We all know the value of automated testing. When I first saw it in college, it was to show how well we can validate our code’s completeness. You got marks off for if your code didn’t pass the professor’s automated tests. It was an automatic C to fail one test. In the working world, I learned about test driven development (TDD) where tests define functionality. Automated tests act as the blueprint of the application, feature, or code change.
But, in recent weeks I’ve learned an even important reason for automated tests. In two separate instances, I was tasked to look why a feature had stopped working. What I had found was both features had code that was lost and clobbered away do to a SVN merge from the feature branch to trunk. When you have multiple teams working concurrently on the same code base, this can happen. Both of these features had stopped working for 2+ years. No one had noticed until now.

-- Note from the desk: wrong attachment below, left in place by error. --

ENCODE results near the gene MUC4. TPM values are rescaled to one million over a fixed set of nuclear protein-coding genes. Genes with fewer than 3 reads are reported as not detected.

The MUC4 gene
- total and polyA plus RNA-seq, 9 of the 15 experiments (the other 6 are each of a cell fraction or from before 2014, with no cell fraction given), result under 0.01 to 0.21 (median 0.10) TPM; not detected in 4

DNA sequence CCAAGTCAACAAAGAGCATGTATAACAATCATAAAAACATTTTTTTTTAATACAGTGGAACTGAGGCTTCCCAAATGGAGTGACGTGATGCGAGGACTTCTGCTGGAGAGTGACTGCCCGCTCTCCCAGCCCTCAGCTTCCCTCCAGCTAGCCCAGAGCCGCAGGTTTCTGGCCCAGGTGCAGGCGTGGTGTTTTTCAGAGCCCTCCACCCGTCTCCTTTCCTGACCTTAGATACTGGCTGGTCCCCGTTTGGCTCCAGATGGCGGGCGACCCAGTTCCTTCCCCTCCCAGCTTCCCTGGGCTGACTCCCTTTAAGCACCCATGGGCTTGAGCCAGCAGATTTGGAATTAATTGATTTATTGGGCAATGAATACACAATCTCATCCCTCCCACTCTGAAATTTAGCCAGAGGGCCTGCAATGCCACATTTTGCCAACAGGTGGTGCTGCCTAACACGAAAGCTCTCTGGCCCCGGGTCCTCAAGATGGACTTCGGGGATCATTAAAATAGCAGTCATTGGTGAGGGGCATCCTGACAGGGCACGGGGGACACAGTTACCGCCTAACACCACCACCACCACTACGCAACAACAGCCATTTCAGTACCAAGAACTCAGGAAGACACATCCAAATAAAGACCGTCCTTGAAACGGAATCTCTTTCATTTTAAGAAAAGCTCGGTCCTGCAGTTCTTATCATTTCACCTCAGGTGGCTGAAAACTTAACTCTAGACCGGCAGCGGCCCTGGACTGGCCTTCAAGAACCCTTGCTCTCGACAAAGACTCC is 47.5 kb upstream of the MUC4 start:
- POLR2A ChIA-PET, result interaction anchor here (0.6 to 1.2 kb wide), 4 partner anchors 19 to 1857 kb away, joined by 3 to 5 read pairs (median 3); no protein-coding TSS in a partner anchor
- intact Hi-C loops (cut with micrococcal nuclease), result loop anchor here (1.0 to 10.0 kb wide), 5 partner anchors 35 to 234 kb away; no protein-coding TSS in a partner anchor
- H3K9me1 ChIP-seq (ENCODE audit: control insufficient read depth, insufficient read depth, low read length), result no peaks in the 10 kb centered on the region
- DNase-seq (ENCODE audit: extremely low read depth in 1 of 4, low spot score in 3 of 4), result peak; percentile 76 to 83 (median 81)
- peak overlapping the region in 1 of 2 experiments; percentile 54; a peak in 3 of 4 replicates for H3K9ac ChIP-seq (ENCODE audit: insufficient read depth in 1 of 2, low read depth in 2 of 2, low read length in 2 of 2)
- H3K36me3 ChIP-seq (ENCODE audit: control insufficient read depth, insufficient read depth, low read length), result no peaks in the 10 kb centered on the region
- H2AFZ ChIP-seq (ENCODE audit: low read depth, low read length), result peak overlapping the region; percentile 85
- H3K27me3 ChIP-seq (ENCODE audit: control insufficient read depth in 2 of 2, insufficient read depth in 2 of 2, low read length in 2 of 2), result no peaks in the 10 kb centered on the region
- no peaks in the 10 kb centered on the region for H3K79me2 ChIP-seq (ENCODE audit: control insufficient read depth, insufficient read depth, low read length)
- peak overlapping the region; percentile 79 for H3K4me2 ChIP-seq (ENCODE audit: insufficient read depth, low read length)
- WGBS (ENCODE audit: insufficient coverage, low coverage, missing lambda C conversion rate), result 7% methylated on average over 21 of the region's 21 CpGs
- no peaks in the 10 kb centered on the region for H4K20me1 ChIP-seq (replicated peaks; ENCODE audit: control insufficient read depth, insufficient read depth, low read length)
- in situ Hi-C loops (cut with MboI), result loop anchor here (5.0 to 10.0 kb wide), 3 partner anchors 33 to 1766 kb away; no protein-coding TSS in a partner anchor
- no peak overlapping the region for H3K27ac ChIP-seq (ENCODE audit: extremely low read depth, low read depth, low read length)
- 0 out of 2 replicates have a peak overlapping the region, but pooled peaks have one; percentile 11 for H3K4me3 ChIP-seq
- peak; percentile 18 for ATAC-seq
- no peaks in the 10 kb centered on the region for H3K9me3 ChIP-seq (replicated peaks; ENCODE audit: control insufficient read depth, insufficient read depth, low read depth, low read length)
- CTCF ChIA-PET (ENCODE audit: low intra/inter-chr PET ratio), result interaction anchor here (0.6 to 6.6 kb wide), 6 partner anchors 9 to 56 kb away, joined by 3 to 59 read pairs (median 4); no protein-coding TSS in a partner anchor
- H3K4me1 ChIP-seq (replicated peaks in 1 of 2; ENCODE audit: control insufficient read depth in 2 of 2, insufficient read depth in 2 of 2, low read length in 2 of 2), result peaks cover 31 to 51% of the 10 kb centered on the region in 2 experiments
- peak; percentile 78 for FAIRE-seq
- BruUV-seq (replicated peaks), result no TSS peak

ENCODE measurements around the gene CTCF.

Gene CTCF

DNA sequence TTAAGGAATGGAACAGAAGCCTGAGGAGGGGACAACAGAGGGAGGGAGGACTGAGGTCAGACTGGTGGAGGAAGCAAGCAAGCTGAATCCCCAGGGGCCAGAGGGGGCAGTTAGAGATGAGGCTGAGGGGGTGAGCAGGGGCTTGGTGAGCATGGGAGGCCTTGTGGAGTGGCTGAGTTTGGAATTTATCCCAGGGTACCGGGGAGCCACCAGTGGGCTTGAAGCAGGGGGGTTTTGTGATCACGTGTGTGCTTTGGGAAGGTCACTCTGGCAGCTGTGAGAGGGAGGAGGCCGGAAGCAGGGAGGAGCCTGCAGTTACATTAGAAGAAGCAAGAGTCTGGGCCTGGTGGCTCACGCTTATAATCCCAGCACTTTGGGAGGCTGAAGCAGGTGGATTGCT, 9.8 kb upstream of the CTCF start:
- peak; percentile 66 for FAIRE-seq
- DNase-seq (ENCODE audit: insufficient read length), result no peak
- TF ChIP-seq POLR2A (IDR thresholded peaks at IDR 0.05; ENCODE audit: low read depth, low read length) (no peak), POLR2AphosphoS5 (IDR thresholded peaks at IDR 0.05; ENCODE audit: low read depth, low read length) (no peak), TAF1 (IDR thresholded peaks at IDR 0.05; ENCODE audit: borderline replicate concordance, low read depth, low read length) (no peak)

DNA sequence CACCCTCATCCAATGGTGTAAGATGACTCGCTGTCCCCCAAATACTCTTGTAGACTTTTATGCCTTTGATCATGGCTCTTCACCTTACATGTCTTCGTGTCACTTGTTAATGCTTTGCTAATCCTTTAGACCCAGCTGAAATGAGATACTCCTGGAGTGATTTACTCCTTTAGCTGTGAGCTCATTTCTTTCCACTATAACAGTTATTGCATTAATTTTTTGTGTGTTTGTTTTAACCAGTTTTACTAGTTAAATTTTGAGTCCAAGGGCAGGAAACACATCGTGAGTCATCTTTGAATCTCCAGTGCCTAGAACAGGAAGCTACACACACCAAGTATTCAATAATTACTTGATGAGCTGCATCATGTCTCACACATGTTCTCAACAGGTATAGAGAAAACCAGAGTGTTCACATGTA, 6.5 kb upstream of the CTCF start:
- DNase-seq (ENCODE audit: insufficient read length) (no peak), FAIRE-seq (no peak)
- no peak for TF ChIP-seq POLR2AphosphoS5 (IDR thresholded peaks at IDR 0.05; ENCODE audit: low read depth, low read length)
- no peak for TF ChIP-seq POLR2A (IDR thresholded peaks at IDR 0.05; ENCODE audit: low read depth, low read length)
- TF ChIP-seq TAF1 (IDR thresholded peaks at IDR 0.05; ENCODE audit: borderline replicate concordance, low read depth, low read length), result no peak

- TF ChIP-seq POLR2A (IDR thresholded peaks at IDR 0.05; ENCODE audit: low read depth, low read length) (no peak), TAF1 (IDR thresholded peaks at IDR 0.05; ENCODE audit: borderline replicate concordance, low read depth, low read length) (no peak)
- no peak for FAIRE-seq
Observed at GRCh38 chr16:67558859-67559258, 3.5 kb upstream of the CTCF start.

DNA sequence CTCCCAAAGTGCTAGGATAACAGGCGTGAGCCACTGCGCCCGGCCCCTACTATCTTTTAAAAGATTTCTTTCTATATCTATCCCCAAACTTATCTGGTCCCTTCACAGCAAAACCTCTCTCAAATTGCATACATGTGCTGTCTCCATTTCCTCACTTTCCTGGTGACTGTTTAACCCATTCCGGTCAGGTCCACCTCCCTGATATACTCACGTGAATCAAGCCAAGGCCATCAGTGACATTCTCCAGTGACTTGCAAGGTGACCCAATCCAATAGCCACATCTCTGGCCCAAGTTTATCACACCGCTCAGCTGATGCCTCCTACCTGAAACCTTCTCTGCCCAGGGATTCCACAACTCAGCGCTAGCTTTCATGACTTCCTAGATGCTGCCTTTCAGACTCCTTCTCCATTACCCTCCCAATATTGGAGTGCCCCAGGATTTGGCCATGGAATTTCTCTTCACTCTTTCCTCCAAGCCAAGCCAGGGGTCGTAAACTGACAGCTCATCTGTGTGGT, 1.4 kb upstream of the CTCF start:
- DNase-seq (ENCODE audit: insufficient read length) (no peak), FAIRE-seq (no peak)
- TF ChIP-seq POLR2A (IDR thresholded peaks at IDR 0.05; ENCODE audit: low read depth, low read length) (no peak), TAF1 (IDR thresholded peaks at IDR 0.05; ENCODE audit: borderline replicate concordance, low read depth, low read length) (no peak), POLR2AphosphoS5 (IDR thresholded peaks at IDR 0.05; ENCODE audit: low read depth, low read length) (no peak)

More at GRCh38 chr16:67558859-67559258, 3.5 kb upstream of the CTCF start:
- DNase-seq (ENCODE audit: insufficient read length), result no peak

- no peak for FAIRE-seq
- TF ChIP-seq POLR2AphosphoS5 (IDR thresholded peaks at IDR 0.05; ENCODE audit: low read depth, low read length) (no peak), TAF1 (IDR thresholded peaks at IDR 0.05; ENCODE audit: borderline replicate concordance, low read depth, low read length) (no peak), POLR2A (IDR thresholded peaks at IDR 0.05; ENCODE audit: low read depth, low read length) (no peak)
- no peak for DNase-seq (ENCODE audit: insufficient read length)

So what is automated testing good for? Keeping your code base in check. Had there been automated testing left by the original developers, the next guy checking could see that the merge had cause a problem.